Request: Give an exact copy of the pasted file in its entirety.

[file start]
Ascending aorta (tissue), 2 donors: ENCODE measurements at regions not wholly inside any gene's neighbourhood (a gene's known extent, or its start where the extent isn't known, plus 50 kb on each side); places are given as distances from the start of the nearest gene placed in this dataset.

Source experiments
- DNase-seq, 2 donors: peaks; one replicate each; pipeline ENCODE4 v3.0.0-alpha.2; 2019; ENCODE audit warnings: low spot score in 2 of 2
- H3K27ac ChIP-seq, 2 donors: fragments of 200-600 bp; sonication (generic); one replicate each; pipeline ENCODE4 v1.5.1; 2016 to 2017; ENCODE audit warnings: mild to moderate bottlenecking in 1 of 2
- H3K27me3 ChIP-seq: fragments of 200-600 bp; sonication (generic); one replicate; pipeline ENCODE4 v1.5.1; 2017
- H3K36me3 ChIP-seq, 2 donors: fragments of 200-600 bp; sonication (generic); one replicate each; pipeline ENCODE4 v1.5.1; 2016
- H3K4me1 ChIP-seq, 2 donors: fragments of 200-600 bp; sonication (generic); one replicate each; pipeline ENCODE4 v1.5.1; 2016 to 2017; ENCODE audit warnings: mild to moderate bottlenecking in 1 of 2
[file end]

Ascending aorta (tissue), 2 donors: ENCODE measurements at regions not wholly inside any gene's neighbourhood (a gene's known extent, or its start where the extent isn't known, plus 50 kb on each side); places are given as distances from the start of the nearest gene placed in this dataset.

Source experiments
- DNase-seq, 2 donors: peaks; one replicate each; pipeline ENCODE4 v3.0.0-alpha.2; 2019; ENCODE audit warnings: low spot score in 2 of 2
- H3K27ac ChIP-seq, 2 donors: fragments of 200-600 bp; sonication (generic); one replicate each; pipeline ENCODE4 v1.5.1; 2016 to 2017; ENCODE audit warnings: mild to moderate bottlenecking in 1 of 2
- H3K27me3 ChIP-seq: fragments of 200-600 bp; sonication (generic); one replicate; pipeline ENCODE4 v1.5.1; 2017
- H3K36me3 ChIP-seq, 2 donors: fragments of 200-600 bp; sonication (generic); one replicate each; pipeline ENCODE4 v1.5.1; 2016
- H3K4me1 ChIP-seq, 2 donors: fragments of 200-600 bp; sonication (generic); one replicate each; pipeline ENCODE4 v1.5.1; 2016 to 2017; ENCODE audit warnings: mild to moderate bottlenecking in 1 of 2